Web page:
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Borders of Socialism: Private Spheres of Soviet Russia by L. Siegelbaum

By L. Siegelbaum

This attention-grabbing e-book argues that during Russia the family among tradition and kingdom, paintings and lifestyles, commodity and trash, usually diverged from frequent Western eu or American models of modernity. The essays convey how private and non-private overlapped and formed one another, developing new views on contributors and society within the Soviet Union.

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Stolypin launched a reform program intended to replace the commune with individual, self-contained private farms (otruby and khutora). 11 In Russia, the Stolypin Reforms played this role by converting the household usad’ba into the private property of the bol’shak. Although some peasants were eager to become rural entrepreneurs, peasant women were at the forefront of a decade of violent and nonviolent resistance to the Reforms. 13 On the eve of World War I, peasants returned to the commune in increasing numbers.

Zhores Medvedev, Soviet Agriculture (New York: Norton, 1992), 8. In contrast, see Steven Grant, “Obshchina and Mir,” Slavic Review 35, no. 4 (1976), 636–651; and Kingston-Mann, “Peasant Communes and Economic Innovation,” 23–51. 9. Esther Kingston-Mann, “The Return of Pierre Proudhon: Privatization, Crime and the Rules of Law,” Focaal: European Journal of Anthropology forthcoming, 2006. 10. — while limiting the growth of rural differentiation. In podvornoe districts, rates of innovation were marginally greater, but accompanied by dramatically higher levels of economic polarization.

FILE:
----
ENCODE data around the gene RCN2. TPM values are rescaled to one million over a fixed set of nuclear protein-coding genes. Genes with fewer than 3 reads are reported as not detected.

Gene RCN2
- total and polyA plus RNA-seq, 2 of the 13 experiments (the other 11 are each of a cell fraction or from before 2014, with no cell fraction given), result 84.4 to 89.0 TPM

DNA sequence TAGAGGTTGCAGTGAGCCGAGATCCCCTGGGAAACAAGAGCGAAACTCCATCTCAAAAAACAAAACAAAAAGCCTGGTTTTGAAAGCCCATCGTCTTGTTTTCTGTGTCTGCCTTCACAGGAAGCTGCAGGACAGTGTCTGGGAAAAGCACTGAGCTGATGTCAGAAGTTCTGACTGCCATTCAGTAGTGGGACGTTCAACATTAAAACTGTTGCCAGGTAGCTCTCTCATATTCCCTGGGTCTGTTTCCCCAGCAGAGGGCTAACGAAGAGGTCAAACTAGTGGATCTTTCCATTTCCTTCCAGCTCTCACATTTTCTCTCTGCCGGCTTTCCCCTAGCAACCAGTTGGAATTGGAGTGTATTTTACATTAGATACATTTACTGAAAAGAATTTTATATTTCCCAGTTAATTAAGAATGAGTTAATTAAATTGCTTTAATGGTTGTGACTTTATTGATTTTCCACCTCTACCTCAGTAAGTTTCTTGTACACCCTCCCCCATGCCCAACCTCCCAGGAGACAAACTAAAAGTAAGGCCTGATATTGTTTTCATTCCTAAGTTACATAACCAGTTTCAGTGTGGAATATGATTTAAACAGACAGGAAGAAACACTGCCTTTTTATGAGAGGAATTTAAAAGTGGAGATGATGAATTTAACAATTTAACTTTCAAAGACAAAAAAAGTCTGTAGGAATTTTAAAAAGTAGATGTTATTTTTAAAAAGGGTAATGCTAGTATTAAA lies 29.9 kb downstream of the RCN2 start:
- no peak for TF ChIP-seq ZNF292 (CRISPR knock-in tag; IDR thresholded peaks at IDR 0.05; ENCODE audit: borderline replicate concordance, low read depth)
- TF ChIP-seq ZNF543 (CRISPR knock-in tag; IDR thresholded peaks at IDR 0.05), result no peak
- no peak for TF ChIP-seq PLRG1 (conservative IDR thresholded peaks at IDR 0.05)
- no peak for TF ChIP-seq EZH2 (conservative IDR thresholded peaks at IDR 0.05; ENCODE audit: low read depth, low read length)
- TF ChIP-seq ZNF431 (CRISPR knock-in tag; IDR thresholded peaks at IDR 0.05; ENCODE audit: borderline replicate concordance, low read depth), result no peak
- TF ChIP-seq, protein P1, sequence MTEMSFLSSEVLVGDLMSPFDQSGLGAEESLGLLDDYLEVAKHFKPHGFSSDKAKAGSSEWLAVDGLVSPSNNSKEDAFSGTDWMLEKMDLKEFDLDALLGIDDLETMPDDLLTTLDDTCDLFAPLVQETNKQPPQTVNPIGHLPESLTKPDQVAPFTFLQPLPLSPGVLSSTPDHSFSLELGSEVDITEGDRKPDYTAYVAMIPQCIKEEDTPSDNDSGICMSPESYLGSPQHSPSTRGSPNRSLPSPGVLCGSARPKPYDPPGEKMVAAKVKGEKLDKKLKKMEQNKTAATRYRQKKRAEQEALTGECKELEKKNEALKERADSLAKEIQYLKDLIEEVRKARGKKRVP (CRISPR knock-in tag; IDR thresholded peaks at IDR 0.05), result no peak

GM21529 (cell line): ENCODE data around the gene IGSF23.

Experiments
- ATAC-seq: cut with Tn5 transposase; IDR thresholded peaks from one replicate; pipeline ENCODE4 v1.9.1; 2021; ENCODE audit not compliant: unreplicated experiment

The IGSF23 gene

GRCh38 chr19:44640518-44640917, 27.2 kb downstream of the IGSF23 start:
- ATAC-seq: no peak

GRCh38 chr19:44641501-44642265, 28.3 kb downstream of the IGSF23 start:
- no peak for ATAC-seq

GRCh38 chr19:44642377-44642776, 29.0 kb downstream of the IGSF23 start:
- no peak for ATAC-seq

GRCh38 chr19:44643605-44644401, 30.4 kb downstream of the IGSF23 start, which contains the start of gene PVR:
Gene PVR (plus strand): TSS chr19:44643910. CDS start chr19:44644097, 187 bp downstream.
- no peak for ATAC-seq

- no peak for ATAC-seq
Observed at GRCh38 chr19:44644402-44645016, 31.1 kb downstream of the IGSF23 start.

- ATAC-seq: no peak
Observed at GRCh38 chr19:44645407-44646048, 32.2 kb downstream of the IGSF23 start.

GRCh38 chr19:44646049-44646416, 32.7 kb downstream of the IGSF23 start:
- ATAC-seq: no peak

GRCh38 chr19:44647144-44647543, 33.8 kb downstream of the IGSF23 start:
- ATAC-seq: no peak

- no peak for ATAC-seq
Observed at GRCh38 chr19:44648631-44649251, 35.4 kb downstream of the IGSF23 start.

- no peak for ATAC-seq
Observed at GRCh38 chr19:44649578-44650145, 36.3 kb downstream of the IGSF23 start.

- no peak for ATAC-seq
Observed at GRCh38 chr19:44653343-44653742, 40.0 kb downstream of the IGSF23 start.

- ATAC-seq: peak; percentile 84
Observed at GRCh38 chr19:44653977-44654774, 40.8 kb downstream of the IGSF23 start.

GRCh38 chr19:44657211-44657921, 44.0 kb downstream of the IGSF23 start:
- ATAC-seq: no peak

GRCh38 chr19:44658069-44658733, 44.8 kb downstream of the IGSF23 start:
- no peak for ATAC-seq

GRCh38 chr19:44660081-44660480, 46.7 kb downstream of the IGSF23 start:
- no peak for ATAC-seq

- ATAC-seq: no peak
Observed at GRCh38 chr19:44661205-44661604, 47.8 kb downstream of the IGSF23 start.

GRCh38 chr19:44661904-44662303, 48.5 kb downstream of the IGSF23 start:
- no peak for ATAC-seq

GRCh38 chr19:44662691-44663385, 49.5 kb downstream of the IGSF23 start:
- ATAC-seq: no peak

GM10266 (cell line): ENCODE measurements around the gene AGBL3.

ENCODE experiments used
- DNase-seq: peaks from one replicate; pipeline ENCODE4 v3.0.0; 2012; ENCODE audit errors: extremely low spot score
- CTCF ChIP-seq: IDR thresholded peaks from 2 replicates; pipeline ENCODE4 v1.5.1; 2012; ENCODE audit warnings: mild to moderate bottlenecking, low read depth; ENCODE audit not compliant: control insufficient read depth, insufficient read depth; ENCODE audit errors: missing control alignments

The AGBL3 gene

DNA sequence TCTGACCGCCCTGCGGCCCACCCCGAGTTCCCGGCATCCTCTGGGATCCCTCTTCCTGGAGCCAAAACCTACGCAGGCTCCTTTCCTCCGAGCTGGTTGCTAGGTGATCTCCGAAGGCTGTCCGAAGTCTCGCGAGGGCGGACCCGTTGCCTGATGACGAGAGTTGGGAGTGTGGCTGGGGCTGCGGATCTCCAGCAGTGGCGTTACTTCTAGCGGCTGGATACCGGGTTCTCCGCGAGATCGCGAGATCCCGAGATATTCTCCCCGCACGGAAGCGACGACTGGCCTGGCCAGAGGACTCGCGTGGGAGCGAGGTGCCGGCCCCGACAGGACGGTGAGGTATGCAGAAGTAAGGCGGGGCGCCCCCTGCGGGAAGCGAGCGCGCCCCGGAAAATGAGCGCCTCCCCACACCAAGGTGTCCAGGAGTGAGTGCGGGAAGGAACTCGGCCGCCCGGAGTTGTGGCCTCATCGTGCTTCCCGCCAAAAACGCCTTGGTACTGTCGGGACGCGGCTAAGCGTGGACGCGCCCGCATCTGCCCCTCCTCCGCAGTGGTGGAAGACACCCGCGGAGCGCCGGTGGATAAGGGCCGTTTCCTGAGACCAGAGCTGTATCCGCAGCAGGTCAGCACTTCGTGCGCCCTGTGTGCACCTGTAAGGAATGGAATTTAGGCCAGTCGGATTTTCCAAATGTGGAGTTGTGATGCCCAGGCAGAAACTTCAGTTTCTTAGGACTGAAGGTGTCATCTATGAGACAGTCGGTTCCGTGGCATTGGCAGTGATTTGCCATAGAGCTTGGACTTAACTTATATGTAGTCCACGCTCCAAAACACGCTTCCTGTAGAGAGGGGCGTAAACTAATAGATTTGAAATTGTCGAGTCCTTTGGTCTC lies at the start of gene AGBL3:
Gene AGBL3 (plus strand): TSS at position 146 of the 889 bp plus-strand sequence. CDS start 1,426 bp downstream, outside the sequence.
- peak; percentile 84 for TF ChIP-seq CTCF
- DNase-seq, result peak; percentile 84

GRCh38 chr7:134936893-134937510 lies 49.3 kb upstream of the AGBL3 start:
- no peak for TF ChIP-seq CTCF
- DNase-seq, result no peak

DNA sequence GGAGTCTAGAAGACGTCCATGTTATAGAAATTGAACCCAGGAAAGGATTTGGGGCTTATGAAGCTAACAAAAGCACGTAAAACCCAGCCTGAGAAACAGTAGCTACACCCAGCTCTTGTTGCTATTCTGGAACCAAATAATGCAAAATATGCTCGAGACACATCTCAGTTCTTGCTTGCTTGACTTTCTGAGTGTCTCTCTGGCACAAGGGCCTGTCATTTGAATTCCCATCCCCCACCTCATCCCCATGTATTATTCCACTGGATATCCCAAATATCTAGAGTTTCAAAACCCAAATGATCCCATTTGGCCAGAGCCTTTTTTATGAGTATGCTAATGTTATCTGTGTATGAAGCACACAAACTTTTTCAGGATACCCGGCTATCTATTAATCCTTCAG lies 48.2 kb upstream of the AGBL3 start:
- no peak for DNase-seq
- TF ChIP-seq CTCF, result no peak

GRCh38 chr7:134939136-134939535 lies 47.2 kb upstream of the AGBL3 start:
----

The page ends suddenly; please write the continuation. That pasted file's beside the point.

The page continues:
Page numbers will be given parenthetically in the text to the English-language version translated by Pieta Monks and published by The Seal Press (Seattle, 1990). ” Natalya Baranskaya, A Week Like Any Other, Novellas & Stories (Seattle: Seal Press, 1990), 39. See Shlapentokh, Love, Marriage, and Friendship, 175–179, 193–195, 223–224. Part 1 Private Enterprise and Private Property C h ap t e r O n e Claiming Property: The Soviet-Era Private Plots as “Women’s Turf” Esther Kingston-Mann Each of the political regimes that held sway in Russia during the twentieth century—tsarist, Soviet, and post-Soviet—attempted to impose radically different property systems upon peasants who were prime objects of government policy.

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